Your brand is too important to rely on personal tastes to inform its color choices. By collaborating with a design partner, your organization gains a robust set of options through the following steps:
If your organization hasn’t considered the impact of its color choices, we should talk. We’ll ensure your brand has the right palette in place to serve your members and their needs.
Member-driven associations like yours play a vital role in bringing together businesses, professionals, and stakeholders within your industry. A well-crafted website is not only a digital hub for your members. It’s also a powerful tool for demonstrating the value of membership. As the next generation takes over the workforce, you need to rethink your website to serve a new audience of digital natives.
We’ve found that every member-driven website thrives with the support of several core features. While the use cases for the following elements may vary depending on the size of your organization or its focus, each offers a crucial opportunity to empower members and make a positive impact on your industry.
Your website often gives the first impressions of your organization. Given its importance, every element of your website must look, feel, and function in a way that attracts and engages your members. For associations, that effort begins with ensuring your brand draws a strong connection between your organization and its audience.
Once your brand and messaging are aligned, every association website begins with the following foundational elements:
When your website is built on a platform that’s tailor-made for associations, you can access a suite of features to serve your current generation of members — and the next one.
With effective design and seamless integrations, your site can operate at a higher level by utilizing the following seven features.
Your login page should be easy to find and enable access to member-specific features with single-sign-on (SSO) capabilities that keep them logged in across your site, AMS, and any other resources.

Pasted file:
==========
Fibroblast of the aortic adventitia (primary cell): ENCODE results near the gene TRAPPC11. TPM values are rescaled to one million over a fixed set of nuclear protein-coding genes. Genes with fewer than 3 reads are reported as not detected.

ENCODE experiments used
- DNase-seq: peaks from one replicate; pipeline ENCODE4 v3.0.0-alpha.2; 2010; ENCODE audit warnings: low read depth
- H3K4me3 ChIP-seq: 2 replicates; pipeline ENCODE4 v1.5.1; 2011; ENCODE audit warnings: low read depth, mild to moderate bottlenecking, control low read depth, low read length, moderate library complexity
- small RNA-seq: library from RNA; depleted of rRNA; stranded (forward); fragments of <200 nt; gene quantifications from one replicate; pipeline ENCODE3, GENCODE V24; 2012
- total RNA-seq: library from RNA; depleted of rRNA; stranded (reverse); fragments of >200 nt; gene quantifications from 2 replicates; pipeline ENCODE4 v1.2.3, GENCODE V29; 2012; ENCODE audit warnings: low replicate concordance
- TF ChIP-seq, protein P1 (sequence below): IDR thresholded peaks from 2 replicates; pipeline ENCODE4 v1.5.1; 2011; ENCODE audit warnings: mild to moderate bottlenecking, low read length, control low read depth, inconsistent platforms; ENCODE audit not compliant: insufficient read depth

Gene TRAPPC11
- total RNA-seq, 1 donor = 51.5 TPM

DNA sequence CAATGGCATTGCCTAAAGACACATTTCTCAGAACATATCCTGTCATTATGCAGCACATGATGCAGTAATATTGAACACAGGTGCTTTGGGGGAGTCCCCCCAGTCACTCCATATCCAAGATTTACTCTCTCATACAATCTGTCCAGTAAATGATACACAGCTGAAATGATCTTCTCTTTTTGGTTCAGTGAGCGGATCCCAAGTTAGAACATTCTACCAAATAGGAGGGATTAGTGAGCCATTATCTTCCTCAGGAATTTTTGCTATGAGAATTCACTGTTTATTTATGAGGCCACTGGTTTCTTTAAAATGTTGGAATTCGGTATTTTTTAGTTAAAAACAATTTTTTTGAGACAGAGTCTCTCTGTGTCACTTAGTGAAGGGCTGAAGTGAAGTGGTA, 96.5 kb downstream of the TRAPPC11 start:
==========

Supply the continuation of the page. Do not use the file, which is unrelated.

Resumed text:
Create a custom user experience by determining the sections of your website that should be accessible to the public as well as vital information that is exclusive to your members. By incorporating single-sign-on (SSO) capabilities between your website and your AMS, your members will be able to log in once and have access to managing their membership, signing up for events, as well as member-only content across your site based on their level of membership (member, associate, committee, board, etc.)
Events are the heartbeat of most associations. They’re often the primary way for members to connect with each other and the organization. Every conference, seminar, and convention should be branded in a way that elevates the attendee experience and draws a positive connection to your organization. Incorporating a dynamic and easy-to-use event section into your website allows members to find and engage with these events, purchase tickets utilizing the AMS, and streamline the registration process. Plus, it builds excitement for what’s ahead.
Nurture the bond between members by offering a full directory of members. Users should be able to browse membership by whatever category suits their needs (region, role, etc.) By syncing your website member directory with your existing member database, you can ensure information about your organization’s most important audience is current and accurate.